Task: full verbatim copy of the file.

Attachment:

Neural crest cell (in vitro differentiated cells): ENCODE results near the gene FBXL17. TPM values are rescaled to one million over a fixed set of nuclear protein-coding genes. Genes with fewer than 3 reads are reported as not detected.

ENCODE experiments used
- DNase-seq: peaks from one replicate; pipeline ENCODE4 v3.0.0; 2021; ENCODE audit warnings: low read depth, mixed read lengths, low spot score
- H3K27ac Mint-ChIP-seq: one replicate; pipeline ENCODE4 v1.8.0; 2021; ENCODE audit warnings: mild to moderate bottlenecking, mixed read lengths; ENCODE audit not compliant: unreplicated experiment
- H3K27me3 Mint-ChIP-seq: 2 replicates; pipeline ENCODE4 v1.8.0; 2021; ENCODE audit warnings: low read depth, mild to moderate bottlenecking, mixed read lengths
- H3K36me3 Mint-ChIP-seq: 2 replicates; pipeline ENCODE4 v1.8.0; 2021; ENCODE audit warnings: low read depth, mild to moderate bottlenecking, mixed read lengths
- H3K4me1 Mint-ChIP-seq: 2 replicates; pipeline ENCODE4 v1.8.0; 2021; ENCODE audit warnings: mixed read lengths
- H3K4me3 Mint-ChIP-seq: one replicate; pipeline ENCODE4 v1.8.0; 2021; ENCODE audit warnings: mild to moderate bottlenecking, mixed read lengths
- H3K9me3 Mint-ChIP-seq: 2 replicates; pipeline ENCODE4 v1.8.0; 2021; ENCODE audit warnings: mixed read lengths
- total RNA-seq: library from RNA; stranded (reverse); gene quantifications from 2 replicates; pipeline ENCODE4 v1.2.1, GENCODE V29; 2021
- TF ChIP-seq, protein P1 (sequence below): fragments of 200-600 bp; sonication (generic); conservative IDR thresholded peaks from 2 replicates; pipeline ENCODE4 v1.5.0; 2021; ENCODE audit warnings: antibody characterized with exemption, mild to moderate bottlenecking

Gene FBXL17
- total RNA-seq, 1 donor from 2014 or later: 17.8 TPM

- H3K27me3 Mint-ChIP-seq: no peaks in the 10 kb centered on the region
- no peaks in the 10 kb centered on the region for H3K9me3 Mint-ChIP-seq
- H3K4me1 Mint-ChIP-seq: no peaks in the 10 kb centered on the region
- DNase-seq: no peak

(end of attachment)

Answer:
Neural crest cell (in vitro differentiated cells): ENCODE results near the gene FBXL17. TPM values are rescaled to one million over a fixed set of nuclear protein-coding genes. Genes with fewer than 3 reads are reported as not detected.

ENCODE experiments used
- DNase-seq: peaks from one replicate; pipeline ENCODE4 v3.0.0; 2021; ENCODE audit warnings: low read depth, mixed read lengths, low spot score
- H3K27ac Mint-ChIP-seq: one replicate; pipeline ENCODE4 v1.8.0; 2021; ENCODE audit warnings: mild to moderate bottlenecking, mixed read lengths; ENCODE audit not compliant: unreplicated experiment
- H3K27me3 Mint-ChIP-seq: 2 replicates; pipeline ENCODE4 v1.8.0; 2021; ENCODE audit warnings: low read depth, mild to moderate bottlenecking, mixed read lengths
- H3K36me3 Mint-ChIP-seq: 2 replicates; pipeline ENCODE4 v1.8.0; 2021; ENCODE audit warnings: low read depth, mild to moderate bottlenecking, mixed read lengths
- H3K4me1 Mint-ChIP-seq: 2 replicates; pipeline ENCODE4 v1.8.0; 2021; ENCODE audit warnings: mixed read lengths
- H3K4me3 Mint-ChIP-seq: one replicate; pipeline ENCODE4 v1.8.0; 2021; ENCODE audit warnings: mild to moderate bottlenecking, mixed read lengths
- H3K9me3 Mint-ChIP-seq: 2 replicates; pipeline ENCODE4 v1.8.0; 2021; ENCODE audit warnings: mixed read lengths
- total RNA-seq: library from RNA; stranded (reverse); gene quantifications from 2 replicates; pipeline ENCODE4 v1.2.1, GENCODE V29; 2021
- TF ChIP-seq, protein P1 (sequence below): fragments of 200-600 bp; sonication (generic); conservative IDR thresholded peaks from 2 replicates; pipeline ENCODE4 v1.5.0; 2021; ENCODE audit warnings: antibody characterized with exemption, mild to moderate bottlenecking

Gene FBXL17
- total RNA-seq, 1 donor from 2014 or later: 17.8 TPM

- H3K27me3 Mint-ChIP-seq: no peaks in the 10 kb centered on the region
- no peaks in the 10 kb centered on the region for H3K9me3 Mint-ChIP-seq
- H3K4me1 Mint-ChIP-seq: no peaks in the 10 kb centered on the region
- DNase-seq: no peak